Boss: Four rooms of a learning environment
Learning is an activity that is hardwired into us, which is what Boss understands well. Universities are no longer just about teaching, learning and researching, but for living and working. Offices are no longer just about the nine to five, they are about developing employees through training and retaining skilled workers.
Boss, who is a member of the BCFA, has created four forms of the learning environment: Learner centred, collaborative, focused, and assessment.
A learner centred environment encourages people to become independent learners, ultimately in charge of their own education and others should they collaborate. Boss sees a shift away from rooms in which desks are arranged in lines facing a tutor towards more relaxed and collaborative settings
A team based environment on the other hand, is learner focused. It may consist of circular tables or soft seating. It is unlikely to focus its attention on the ‘front of the room’. Teams of students work collaboratively with the instructor working as their mentor or guide.
Community based environments are essential in the context of what we now understand about how people learn. Although on the surface these may look somewhat like traditional classrooms, the processes involved and the culture represented are very different. This change in focus should be evident in the design of the room.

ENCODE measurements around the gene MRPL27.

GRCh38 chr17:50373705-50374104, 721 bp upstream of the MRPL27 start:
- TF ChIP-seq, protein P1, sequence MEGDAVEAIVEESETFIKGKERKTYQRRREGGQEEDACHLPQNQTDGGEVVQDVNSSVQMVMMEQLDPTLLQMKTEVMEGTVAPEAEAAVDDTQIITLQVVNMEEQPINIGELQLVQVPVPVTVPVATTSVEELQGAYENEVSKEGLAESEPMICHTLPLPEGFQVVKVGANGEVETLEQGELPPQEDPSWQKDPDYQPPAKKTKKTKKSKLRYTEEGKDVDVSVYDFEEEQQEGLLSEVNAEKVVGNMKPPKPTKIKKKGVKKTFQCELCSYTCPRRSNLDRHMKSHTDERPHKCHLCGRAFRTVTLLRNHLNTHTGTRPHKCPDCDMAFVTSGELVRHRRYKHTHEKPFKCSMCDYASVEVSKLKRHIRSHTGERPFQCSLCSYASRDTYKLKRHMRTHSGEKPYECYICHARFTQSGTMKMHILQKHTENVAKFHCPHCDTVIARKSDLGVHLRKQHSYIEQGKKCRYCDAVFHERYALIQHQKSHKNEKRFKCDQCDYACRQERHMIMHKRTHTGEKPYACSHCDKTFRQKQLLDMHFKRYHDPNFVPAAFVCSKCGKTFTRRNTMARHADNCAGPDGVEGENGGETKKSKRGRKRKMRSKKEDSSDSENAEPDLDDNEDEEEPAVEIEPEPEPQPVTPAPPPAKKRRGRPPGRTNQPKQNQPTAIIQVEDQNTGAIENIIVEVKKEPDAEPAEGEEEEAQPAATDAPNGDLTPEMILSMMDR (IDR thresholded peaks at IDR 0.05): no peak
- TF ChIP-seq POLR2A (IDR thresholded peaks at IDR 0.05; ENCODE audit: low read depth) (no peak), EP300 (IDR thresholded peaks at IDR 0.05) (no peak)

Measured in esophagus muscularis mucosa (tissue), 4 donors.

As it is in a business setting, this could include focus on the centre of the group, not its apex.
Everybody needs time to acquire and develop the knowledge they need to support their ideas, creativity and interactions with others. Focus is essential. The traditional setting for focused work was often the library or a private room and these remain essential, often providing us with a model setting for such work.
By providing the context for knowledge, offering different sources of information to enrich the learning process, and settings that allow for focus and critical thought, students should be surprised by what they can learn and discover, not the interruptions of neighbours or devices.
The process of assessment, both continuous and test based, should also be reflected in specific types of learning environments. The exam room, with its constraints on interactions and interruptions remains the closest remaining adaptation we have of the traditional didactic model.
Boss Design is now a successful international operation with global production capability. The company manufactures in five continents, with plans for further expansion, and has an international supply chain servicing more than thirty countries. If their ideas and pieces would work with your project, why not contact Boss? You can see their previous works on Design Insider, such as their sketch series on the Isla Chair.